TPG: So to round all that up, if someone asked you who the greatest player of all time is, who would you say?
GERVIN: I'd say, hey now, what criteria are using? That's the only thing I can say. He's one of the greatest entertainers, one of the greatest winners, he could flat out play, his stats proved themselves, but he couldn't score like Ice. He had his own way of scoring. He didn't score like me. I didn't score as many points as he did, but I didn't shoot as much as he did. Mike and Kobe shot more times than anyone in the history of basketball. So that means they missed a lot. He shot 50 percent though (49.7 percent, technically). That kind of makes up for it. At guard. That makes a guy special.

TPG: What if you shot more?
GERVIN: I wouldn't. That wasn't my game. My game, I could shoot whenever I wanted to, so I didn't shoot any bad shots. We're different. I didn't think I had the same drive as him. He had a drive. I ain't talking about driving to the basket. He had a drive that could take you over. I wouldn't get caught up into it like that.

TPG: Did you notice that at your first practice with him?
GERVIN: Hell yeah. The son of a bitch is crazy. He played just as hard at practice as he did in the game. I'll never forget it, I'm at practice with him one time, I'm lackadaisical going through it and stuff. I say, "Dang, young fella." He said, "Hey, old man, go sit down over there." I sat down. I was done. He helped me understand I was done. You've only got so long to be on top. I was on top for about 12 years. You only have your turn. My turn was pretty much up. I retired after that.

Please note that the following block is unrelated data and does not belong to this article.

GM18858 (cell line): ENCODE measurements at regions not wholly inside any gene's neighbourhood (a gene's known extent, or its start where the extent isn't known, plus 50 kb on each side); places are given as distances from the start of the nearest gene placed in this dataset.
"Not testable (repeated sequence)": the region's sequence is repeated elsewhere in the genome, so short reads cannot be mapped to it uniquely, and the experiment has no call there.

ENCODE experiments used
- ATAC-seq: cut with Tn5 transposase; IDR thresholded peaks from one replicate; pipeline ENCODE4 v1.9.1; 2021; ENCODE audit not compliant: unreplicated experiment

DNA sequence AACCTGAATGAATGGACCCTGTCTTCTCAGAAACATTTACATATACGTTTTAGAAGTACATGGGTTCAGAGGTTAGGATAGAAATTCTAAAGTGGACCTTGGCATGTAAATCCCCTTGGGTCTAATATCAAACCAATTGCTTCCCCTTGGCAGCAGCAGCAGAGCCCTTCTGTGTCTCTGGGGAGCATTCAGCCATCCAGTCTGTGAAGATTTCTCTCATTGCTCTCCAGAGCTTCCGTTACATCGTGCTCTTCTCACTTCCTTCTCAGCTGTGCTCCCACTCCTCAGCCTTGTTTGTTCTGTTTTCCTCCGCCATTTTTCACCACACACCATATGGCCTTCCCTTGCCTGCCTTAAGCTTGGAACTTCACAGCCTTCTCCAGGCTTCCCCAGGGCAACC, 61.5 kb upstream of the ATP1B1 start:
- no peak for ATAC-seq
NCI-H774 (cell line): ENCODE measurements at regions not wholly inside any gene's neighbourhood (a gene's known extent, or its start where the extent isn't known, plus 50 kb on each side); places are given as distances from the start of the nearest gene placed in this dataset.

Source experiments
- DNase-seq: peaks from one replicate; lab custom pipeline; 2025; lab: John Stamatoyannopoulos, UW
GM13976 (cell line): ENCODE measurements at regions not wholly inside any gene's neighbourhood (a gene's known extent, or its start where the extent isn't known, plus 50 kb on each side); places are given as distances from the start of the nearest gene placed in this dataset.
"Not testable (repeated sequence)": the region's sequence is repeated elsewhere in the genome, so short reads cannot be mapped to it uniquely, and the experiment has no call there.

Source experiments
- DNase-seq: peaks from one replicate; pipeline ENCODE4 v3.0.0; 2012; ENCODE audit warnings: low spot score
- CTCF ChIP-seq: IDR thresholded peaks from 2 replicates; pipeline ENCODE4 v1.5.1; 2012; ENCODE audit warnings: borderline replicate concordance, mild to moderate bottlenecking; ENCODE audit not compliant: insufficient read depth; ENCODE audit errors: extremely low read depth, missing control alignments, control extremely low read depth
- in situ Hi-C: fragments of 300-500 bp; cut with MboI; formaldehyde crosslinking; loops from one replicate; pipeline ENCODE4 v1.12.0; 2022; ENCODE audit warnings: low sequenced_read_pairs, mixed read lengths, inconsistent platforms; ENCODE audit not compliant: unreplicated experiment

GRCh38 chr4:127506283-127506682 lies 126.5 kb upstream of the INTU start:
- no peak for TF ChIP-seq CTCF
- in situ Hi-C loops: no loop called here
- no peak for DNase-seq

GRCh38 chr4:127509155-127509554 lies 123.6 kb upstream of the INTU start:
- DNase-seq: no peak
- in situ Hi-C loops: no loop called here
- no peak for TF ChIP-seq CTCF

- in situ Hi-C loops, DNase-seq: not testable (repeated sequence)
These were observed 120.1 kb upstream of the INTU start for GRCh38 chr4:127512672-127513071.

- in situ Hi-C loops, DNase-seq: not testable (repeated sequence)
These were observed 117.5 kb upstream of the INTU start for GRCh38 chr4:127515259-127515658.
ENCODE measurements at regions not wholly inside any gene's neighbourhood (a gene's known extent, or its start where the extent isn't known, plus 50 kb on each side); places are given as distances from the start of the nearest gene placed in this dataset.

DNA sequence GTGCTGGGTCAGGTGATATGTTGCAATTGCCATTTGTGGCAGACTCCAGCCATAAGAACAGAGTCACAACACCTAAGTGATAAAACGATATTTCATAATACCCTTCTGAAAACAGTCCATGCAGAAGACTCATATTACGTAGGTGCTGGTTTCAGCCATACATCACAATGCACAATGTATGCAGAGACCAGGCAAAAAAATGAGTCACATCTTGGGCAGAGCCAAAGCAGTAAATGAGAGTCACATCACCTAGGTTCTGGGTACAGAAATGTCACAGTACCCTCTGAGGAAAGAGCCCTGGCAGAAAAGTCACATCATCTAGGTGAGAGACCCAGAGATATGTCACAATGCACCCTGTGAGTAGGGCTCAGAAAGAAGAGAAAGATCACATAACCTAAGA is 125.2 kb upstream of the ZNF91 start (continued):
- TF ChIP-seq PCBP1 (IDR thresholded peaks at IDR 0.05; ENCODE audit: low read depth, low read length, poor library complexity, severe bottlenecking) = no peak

TPG: Did you think about coming back with the Bulls?
GERVIN: Hell no. I ain't think about playing no one. I went overseas. One game a week, 5 p.m. on Sundays, 30 games in 30 weeks. I loved it. Got a nice check, lived in Italy. Went over there 190, came back 240. Food was good, kid was in school, wife was happy. Come on, man. I had my turn. You only have your turn. When you understand it, you walk away from it. Tim Duncan had his turn, walked away. Everybody can't walk. Mike couldn't walk away from it. That's something to say about that drive. He just couldn't stop.

TPG: But he walked away two times ...
GERVIN: But one time he had to walk, so there ain't no walking away (laughs). Hold up for a minute. Kobe, to be half yourself, as great as you were, that's what I'm talking about with that drive. See, it's still part of the game. When that drive becomes part of life, that's what you've got to worry about.

TPG: I'd be remiss not to ask. You said [Jordan] was forced out one time ...
GERVIN: Well, I don't know how. I don’t know enough about it. But he went and played baseball. Why? I don't know. But he wasn't a really good baseball player. But he was a great basketball player.

TPG: When you left the Bulls, you think he was happy?